Gas prices fall below $1.87
Gasoline prices declined for the 70th consecutive day and are now 55% below the record high in mid-July.
NEW YORK (CNNMoney.com) -- Gasoline prices declined for the 70th straight day, falling below the $1.87 per gallon mark, according to a national survey of credit card swipes at gasoline stations.
The national average fell 1.7 cents, sinking to the lowest level since Jan. 27, 2005, according to motorist group AAA. Over the last 70 days gas prices have plummeted 52%.
Prices at the pump have dropped $1.223 per gallon from a year ago and are now down 55% from the record-high of $4.114 per gallon reached in mid-July.
A total of 38 states recorded prices below $2 a gallon, with the cheapest gas found in Missouri, where prices averaged $1.571 a gallon.
Alaska continued to have the highest price at $2.889 per gallon.
Prices at the pump have been on a rollercoaster in 2008. Soaring prices curtailed travel this summer, and Americans waited months for a reprieve. They cut back spending in order to fill their gas tanks.
When the price reached the record-high $4.114 a gallon set on July 17, gas prices had risen already 35% year-over-year.
Gas prices finally began to sink on Aug. 21, as the dollar strengthened and oil prices saw their biggest drop in 17 years.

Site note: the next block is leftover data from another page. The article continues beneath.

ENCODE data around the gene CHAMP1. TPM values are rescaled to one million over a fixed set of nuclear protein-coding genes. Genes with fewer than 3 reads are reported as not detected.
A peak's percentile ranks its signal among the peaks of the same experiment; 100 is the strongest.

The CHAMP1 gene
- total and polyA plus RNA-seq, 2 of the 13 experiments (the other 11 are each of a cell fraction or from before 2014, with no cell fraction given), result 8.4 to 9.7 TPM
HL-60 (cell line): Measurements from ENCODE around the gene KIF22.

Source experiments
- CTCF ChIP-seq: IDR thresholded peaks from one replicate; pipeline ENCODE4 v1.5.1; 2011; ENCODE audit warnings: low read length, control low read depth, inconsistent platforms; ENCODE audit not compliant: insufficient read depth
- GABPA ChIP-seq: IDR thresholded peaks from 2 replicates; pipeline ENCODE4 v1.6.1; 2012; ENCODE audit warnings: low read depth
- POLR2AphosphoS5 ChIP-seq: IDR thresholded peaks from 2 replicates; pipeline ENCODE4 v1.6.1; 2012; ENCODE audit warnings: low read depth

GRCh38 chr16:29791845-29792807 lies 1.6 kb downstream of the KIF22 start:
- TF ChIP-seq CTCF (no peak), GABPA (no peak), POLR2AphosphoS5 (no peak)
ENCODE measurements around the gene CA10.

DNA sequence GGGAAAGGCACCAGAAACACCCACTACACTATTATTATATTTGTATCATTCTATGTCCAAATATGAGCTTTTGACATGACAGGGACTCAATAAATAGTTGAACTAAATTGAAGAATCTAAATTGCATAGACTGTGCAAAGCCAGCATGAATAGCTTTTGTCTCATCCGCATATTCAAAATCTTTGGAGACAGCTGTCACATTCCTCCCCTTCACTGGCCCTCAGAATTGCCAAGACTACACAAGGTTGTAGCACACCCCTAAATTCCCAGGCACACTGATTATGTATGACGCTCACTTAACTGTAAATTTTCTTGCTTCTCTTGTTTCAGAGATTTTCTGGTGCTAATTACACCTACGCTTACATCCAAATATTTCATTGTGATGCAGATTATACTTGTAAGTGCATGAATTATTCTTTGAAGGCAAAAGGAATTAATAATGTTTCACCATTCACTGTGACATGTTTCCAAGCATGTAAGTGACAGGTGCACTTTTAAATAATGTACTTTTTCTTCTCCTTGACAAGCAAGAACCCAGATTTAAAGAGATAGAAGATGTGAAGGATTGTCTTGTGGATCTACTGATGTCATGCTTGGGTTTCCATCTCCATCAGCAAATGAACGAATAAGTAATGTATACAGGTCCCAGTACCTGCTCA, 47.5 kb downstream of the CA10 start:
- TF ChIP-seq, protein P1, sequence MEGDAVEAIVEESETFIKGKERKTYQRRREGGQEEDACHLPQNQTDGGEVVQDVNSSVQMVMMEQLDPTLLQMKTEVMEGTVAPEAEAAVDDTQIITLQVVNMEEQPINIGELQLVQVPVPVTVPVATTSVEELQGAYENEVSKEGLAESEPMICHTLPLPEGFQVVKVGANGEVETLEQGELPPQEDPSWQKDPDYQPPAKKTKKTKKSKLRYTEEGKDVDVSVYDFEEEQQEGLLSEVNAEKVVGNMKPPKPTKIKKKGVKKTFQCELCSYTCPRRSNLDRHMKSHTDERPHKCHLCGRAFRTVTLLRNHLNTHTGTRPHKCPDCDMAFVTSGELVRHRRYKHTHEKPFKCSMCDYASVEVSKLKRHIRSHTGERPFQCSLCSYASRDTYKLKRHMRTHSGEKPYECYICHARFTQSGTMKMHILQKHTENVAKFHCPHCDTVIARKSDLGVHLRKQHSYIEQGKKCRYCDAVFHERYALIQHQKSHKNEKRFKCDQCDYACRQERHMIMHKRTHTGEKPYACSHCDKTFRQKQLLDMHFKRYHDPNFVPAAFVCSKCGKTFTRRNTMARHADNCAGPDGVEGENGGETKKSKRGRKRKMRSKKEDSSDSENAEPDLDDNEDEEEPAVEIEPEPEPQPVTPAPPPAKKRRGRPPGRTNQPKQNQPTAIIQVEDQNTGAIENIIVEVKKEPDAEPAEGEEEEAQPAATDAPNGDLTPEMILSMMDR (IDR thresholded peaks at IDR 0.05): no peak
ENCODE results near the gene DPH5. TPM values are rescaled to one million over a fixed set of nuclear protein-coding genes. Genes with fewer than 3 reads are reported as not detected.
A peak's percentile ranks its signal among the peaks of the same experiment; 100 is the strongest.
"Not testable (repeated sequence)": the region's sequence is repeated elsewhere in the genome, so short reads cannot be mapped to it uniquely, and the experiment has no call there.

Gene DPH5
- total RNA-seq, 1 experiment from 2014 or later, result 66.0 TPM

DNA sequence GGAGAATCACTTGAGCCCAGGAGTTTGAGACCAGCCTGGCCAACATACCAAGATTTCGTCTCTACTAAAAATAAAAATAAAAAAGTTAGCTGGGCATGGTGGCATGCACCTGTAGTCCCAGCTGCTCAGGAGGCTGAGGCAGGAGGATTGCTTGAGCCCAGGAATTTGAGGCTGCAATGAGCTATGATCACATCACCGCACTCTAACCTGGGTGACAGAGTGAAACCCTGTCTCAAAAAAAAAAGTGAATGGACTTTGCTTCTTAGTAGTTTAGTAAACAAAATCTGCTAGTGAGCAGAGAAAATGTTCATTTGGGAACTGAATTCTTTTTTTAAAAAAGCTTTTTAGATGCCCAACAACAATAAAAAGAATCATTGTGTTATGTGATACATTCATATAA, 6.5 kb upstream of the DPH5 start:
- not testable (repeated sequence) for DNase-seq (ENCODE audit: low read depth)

Late August brought Hurricane Gustav threatening infrastructure in the Gulf of Mexico. The storm shut down nearly all crude oil production and 82% of natural gas production in the Gulf region. Soon after, Hurricane Ike loomed over Texas and gas prices shot up in September, reaching more than $5 per gallon in some parts of the country during the early part of the month.
On Sept. 16, gas prices started declined as crude prices began trending lower amid weakening demand.
Meanhwile, the global economic slowdown continued to churn. The government's $700 billion Wall Street bailout plan punished the dollar, and on Sept. 21, oil prices posted their biggest one-day dollar gain.
Gas prices, meanhile, have continued to sink sharply, plunging 55% from the record-high in mid-July. Oil traders fear the global economic slowdown will continue to quash demand for fuel.